See more Sports medicine articles on AOD.

Powered by
Share this page on
Article provided by Wikipedia

Main article: "Sports injury

"Concussion – caused by severe head injury where the brain moves violently within the skull so that brain cells all fire at once, much like a seizure

"Muscle cramps – a sudden tight, intense pain caused by a muscle locked in spasm. Muscle cramps are also recognized as an involuntary and forcibly contracted muscle that does not relax

"ACL sprains – The "anterior cruciate ligament (ACL) is a ligament involved in knee stabilization. An ACL rupture can occur when the foot is planted and the knee twists to change direction.

ACL tears – The anterior cruciate ligament; one of four major knee ligament necessary for comfortable knee movement, tears, causing major pain and causes the knee to "give out". The knee ACL can tear for a number of reasons.

"Ankle sprain – The ligaments that hold the ankle bones in place can easily be overstretched.

"Shin splints – The tissue that attaches the muscles of the lower leg to the shin bone may be pulling away from the bone, or it may be inflamed from overuse. [2]

"Muscle strains – tears in muscle that cause pain and or loss of function


In recent years Western society has increasingly recognized the dangers of "physical inactivity, and significant efforts have been made within the "public health community to encourage the nation to become more physically active. To reflect this paradigm shift BASM has renamed itself BASEM (British Association of Sport and Exercise Medicine) and the speciality itself has rebranded from Sports Medicine to Sport & Exercise Medicine.[3] Since 2007 several deaneries across the UK have established training programmes in SEM, and recurrent funding for 50 National Training Numbers (NTN's) is available.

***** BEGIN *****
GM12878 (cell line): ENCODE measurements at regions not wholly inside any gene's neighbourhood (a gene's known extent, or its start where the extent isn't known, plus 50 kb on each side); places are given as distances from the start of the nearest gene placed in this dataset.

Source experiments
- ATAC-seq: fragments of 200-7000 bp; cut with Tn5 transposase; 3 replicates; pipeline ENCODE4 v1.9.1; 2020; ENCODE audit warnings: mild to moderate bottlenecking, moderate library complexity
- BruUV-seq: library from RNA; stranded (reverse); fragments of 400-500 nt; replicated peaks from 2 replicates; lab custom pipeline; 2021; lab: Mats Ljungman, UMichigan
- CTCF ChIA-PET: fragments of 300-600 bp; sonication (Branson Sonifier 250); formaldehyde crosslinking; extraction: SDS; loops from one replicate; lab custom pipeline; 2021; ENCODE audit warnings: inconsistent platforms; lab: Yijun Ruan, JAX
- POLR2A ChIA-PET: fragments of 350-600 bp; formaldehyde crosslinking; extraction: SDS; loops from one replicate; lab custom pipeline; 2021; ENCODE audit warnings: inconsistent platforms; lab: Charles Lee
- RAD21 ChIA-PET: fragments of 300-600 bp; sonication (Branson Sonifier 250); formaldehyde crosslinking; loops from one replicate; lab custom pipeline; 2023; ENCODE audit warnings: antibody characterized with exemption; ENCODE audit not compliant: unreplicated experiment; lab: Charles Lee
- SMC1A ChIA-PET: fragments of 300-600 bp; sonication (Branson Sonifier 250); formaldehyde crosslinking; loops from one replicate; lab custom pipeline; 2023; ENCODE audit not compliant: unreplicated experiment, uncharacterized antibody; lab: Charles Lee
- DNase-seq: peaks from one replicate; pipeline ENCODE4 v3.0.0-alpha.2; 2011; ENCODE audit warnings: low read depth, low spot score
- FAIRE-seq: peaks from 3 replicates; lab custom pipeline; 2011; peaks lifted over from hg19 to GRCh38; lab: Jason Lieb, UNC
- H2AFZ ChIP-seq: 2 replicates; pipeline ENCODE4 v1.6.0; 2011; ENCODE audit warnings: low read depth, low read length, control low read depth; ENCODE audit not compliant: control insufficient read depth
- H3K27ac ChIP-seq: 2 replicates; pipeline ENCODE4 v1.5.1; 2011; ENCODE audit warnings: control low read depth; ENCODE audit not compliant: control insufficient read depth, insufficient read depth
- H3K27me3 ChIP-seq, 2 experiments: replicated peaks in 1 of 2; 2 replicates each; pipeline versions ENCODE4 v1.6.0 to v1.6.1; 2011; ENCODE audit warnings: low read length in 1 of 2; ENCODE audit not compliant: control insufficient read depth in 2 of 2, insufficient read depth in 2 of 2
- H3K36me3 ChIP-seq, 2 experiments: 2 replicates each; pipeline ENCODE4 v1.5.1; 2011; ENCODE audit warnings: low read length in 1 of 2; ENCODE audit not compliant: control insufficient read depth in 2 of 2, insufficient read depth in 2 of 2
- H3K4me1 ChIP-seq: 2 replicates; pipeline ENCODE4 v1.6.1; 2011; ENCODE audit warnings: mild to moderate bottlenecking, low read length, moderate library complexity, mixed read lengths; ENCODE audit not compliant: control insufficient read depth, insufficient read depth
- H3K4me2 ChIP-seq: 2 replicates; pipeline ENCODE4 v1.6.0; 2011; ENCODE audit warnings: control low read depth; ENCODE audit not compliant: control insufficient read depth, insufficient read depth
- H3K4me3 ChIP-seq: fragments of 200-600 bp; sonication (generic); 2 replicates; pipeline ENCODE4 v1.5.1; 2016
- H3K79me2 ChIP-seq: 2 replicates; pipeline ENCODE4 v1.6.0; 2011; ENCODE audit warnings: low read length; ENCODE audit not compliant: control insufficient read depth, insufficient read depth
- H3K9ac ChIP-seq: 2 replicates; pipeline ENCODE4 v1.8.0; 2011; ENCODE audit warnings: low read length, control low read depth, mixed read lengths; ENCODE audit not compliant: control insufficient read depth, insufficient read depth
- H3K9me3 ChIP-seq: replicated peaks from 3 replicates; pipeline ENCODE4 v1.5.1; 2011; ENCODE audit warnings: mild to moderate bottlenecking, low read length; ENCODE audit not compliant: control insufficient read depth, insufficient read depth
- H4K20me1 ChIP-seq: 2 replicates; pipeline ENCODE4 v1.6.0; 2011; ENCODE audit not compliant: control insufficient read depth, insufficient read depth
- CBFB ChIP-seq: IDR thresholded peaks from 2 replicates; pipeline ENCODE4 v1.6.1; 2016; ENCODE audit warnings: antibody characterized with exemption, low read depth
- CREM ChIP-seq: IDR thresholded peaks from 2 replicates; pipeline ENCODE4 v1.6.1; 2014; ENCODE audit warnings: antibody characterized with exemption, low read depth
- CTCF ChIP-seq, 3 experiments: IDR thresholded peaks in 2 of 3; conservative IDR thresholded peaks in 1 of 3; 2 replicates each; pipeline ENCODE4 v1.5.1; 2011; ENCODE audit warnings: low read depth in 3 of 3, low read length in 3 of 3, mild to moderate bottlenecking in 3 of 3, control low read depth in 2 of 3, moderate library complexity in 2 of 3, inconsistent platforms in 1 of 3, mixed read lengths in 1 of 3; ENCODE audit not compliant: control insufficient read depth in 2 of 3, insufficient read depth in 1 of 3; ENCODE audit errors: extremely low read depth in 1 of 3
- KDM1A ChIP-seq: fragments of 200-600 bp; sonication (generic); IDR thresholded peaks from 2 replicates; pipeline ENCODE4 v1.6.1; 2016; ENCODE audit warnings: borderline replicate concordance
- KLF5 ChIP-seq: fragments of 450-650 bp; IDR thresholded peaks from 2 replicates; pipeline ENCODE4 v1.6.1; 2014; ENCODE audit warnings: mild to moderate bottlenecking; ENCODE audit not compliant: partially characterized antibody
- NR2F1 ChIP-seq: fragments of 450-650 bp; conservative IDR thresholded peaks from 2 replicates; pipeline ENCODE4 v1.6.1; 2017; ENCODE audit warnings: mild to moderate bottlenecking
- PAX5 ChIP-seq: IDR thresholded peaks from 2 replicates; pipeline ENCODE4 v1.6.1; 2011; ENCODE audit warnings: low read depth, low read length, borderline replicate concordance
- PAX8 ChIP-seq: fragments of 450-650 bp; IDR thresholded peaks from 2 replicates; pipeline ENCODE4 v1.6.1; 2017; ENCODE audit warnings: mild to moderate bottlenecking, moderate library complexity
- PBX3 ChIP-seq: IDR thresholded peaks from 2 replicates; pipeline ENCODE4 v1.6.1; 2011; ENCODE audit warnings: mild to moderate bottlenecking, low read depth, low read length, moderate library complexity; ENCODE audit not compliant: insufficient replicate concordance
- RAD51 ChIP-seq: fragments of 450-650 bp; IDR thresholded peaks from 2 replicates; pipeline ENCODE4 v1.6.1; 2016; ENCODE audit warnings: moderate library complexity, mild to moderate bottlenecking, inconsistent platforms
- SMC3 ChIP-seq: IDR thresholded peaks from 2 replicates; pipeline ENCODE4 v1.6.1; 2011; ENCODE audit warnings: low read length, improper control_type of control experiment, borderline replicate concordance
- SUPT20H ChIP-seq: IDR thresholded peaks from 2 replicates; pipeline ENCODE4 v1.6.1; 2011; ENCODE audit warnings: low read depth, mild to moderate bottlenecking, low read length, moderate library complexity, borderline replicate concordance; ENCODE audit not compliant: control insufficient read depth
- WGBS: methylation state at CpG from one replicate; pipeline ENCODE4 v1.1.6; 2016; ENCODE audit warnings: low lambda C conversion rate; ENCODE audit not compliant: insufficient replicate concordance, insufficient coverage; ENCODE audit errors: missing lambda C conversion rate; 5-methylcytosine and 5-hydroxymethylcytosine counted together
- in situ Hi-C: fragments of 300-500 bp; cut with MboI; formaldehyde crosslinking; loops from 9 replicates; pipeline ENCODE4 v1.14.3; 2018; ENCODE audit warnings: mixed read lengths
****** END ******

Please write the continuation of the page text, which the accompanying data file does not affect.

See also[edit]


  1. ^ Government Office for Science – GOV.UK. Retrieved on 2016-10-06.
  2. ^ Common Sports Injuries. Union Memorial Hospital
  3. ^ Health through sport and exercise. Faculty of Sport and Exercise Medicine.
  4. ^ "Why ACSM?". American College of Sports Medicine. Retrieved 19 September 2013. 
  5. ^ De Conde, C. (1990). The CATA – A Historical Perspective. The Journal of the Canadian Athletic Therapists' Association, 6–10.
  6. ^ "Athletic Trainers". Explore Health Careers. Retrieved 20 September 2013. 
) )